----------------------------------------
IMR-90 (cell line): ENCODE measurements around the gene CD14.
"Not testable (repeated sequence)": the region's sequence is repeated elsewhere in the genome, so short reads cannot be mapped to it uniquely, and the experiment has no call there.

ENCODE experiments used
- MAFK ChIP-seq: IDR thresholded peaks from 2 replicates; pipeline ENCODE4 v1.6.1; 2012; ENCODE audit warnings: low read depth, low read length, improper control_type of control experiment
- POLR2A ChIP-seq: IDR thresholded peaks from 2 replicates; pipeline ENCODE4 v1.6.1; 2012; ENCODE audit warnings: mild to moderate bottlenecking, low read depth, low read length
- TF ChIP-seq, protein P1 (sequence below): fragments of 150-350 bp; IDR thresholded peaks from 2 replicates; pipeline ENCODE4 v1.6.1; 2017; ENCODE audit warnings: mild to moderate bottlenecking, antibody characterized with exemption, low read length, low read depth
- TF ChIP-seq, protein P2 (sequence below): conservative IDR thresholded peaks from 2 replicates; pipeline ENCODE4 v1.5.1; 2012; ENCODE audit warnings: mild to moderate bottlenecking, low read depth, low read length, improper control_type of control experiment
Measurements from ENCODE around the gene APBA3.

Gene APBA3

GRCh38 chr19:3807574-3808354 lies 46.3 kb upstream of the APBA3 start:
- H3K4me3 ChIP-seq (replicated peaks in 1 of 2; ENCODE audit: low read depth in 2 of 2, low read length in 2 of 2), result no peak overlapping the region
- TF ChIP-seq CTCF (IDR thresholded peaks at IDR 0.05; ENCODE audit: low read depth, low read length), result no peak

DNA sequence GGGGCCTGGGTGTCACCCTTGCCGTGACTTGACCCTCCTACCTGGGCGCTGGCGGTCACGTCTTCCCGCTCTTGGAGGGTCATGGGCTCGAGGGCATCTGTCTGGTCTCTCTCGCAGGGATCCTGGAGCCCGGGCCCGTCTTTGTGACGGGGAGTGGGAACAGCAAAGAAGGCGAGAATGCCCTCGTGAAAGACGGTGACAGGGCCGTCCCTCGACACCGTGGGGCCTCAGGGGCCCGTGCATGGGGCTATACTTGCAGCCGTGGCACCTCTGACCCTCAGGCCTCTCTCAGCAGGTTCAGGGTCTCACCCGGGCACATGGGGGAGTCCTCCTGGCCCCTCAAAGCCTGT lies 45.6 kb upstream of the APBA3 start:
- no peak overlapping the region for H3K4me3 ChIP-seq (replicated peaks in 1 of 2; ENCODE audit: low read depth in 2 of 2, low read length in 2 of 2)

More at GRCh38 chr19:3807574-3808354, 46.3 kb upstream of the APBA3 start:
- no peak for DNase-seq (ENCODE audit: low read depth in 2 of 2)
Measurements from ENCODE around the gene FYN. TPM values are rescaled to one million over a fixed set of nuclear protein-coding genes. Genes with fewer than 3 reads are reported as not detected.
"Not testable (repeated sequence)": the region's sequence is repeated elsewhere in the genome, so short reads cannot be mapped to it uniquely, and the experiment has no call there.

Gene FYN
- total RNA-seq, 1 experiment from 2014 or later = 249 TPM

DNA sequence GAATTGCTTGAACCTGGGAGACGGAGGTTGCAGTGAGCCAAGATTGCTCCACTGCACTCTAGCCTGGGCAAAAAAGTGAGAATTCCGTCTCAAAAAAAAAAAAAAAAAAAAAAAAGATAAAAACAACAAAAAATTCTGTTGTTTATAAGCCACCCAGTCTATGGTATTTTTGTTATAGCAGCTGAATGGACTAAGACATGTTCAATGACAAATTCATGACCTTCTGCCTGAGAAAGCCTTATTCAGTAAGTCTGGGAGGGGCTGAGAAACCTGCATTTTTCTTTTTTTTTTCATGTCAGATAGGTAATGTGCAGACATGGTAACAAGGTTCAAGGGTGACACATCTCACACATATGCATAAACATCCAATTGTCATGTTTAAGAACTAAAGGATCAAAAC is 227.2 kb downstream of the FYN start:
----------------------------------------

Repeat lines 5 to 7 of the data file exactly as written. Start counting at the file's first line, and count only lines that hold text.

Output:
- POLR2A ChIP-seq: IDR thresholded peaks from 2 replicates; pipeline ENCODE4 v1.6.1; 2012; ENCODE audit warnings: mild to moderate bottlenecking, low read depth, low read length
- TF ChIP-seq, protein P1 (sequence below): fragments of 150-350 bp; IDR thresholded peaks from 2 replicates; pipeline ENCODE4 v1.6.1; 2017; ENCODE audit warnings: mild to moderate bottlenecking, antibody characterized with exemption, low read length, low read depth
- TF ChIP-seq, protein P2 (sequence below): conservative IDR thresholded peaks from 2 replicates; pipeline ENCODE4 v1.5.1; 2012; ENCODE audit warnings: mild to moderate bottlenecking, low read depth, low read length, improper control_type of control experiment